There’s a blindspot in most post-disaster recovery efforts, and it may surprise you

As we watched Harvey enter the US and pummel parts of coastal Texas and Louisiana two weeks ago, and then Irma take aim at the Caribbean and Florida last weekend, our hearts lurched —  seeing both the immediate suffering, and thinking of the long road to recovery that lies ahead.

The images and stories coming out of Houston and the surrounding areas, the Keys, Jacksonville; they triggered memories of Sandy. Knowing what we do, our thoughts quickly turned to resilience and recovery — to what we learned through our work with one community in Queens following that 2012 hurricane.

Aftermath of Hurricane Harvey in Houston

We know that nature has the power to help people heal. Communities heal. Even when it’s nature that’s brought the destruction. And nature can play an important role in recovery in Texas, Louisiana, Florida, Georgia and South Carolina.

Having supported green spaces in Queens following Hurricane Sandy, and in Joplin, MO, after the historic EF5 tornado that occurred there 6 years ago, TKF has learned some things. A lot of things, actually. And we’ve built an incredible network of advisers, some of which focus almost solely on the meaning and value of nature in post-disaster contexts.

In the coming weeks, we will use our platform here to help share what we know; the advice of experts like Keith Tidball, PhD, a faculty member in the Department of Natural Resources at Cornell University. Keith will talk with us about “urgent biophilia”, a phrase that should become part of a mainstream vernacular, especially considering the increasing frequency and magnitude of natural disasters like Katrina, Sandy, Harvey, Irma.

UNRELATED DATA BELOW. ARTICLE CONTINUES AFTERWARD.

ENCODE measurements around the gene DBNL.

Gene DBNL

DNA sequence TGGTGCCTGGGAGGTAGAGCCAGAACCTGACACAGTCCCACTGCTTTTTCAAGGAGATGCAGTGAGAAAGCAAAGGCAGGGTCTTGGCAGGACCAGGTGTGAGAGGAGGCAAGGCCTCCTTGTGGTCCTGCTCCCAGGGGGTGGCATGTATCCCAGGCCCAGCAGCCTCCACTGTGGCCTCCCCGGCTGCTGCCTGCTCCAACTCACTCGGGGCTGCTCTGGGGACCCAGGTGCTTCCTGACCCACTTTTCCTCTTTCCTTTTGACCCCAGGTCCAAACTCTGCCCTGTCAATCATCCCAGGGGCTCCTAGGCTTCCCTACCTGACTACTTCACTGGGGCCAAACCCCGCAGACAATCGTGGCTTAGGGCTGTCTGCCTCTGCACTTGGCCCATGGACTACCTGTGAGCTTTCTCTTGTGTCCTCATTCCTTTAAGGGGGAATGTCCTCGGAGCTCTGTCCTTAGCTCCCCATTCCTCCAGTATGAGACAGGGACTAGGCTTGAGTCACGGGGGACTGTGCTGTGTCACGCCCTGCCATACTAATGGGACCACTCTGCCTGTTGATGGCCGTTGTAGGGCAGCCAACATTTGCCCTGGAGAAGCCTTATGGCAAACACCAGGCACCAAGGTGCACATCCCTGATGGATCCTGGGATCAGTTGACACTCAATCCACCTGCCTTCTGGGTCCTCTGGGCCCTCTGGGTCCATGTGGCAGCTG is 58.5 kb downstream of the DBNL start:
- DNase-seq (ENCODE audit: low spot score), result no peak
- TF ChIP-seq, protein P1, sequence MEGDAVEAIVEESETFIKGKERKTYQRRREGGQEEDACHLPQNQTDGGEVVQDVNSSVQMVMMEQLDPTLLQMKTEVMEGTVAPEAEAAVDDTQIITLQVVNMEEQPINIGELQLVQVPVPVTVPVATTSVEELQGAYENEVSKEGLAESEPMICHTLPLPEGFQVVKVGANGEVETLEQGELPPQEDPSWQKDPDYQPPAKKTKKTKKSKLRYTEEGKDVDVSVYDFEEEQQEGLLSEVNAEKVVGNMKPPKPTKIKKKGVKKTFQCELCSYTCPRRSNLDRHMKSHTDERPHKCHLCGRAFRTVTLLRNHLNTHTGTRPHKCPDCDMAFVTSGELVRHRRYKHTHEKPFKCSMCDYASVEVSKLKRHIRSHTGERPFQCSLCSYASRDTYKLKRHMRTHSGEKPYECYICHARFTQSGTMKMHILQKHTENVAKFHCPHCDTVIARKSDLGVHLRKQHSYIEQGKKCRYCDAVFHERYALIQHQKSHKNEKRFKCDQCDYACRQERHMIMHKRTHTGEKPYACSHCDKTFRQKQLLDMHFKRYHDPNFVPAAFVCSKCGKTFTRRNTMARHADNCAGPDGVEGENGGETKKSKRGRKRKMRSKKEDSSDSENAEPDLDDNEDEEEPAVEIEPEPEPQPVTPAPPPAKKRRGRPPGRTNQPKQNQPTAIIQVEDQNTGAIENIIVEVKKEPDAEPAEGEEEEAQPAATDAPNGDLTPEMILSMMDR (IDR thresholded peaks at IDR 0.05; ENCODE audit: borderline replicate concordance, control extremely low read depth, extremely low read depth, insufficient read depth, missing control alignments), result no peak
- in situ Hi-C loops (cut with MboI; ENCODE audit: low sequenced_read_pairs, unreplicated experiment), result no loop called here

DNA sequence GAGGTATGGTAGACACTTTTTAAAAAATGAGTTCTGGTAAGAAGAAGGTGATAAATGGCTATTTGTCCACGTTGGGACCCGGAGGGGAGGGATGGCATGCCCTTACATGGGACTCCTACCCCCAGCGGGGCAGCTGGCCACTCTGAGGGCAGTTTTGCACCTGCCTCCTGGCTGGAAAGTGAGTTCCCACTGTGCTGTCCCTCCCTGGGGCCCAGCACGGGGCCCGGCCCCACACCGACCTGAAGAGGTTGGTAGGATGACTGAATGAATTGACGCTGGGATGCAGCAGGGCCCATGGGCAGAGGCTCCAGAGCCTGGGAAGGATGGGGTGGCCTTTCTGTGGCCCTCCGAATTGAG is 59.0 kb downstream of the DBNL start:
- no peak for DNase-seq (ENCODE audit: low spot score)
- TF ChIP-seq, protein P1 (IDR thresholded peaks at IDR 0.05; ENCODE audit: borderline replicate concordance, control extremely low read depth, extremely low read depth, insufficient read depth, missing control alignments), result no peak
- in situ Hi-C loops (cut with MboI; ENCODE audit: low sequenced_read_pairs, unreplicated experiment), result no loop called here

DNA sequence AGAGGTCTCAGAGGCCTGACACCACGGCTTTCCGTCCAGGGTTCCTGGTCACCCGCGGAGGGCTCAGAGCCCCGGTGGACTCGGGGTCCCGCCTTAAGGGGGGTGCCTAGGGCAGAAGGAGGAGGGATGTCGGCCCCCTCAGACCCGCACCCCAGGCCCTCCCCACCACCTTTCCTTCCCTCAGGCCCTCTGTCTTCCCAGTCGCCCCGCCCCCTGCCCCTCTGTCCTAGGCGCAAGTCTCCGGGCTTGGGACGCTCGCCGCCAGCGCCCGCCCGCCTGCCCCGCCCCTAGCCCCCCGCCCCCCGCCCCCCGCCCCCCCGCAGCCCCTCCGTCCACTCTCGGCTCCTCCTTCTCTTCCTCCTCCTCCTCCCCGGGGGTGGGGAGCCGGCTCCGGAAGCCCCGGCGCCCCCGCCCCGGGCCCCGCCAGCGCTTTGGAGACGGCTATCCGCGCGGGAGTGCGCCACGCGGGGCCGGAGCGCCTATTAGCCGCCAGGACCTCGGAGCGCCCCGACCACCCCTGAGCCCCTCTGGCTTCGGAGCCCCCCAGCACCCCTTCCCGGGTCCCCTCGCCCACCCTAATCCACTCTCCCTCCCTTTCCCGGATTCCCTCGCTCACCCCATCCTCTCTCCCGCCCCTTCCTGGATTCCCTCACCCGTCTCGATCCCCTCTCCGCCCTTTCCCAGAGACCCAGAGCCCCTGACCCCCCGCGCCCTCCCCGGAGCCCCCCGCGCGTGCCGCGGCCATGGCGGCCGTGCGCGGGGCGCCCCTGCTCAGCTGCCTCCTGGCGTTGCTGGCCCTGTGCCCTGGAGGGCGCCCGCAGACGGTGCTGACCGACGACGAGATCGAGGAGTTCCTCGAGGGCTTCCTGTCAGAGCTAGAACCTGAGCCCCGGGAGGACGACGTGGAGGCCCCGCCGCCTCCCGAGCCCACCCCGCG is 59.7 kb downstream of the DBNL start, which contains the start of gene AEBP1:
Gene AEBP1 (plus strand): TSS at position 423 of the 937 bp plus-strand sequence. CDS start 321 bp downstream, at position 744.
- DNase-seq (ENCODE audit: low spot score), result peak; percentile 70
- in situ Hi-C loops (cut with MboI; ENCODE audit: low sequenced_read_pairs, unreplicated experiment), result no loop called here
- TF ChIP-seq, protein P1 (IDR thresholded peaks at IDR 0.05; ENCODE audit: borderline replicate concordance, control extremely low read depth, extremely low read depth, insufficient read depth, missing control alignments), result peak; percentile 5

In the midst of the kind of devastation like that which Harvey and Irma have incurred, when many people are just returning to destroyed homes and having lost most everything they own, the innate need to connect with nature is strong. Yet, this need – urge – is not yet widely appreciated and understood by policymakers or the general public. It represents a blindspot in recovery efforts. We want to help change that.

Through a series of posts that we’ll share in the coming weeks, we’ll explore:  

  • Why this connection with nature shouldn’t be overlooked during immediate recovery efforts;   
  • Why grassroots action to urge a focus on incorporating nature into early post-disaster action needs to happen – (and yes you read that correctly! Early; as in, simultaneous with utility restoration); 
  • How community greening efforts aided recovery following Sandy and Joplin;  
  • What we learned through our work to create green spaces in communities in Queens as well as Joplin.

In the coming weeks, we invite you to follow along – and even share your questions regarding urgent biophilia or nature and disaster recovery, or your experiences with how nature may have helped you recover from natural disaster. Write to us, and we will do our best to address your question as we pursue this new series of posts. 


 

In the meantime, check out this past post that touches on the role greenspaces played in post-Katrina New Orleans:

What Greenspaces Reveal; New Orleans 10 Years On
Community gardens in the U.S. have been established in times of major crises and social disruption. War, natural disaster, and personal trauma have inspired many Americans to search for hope in the garden. 

 

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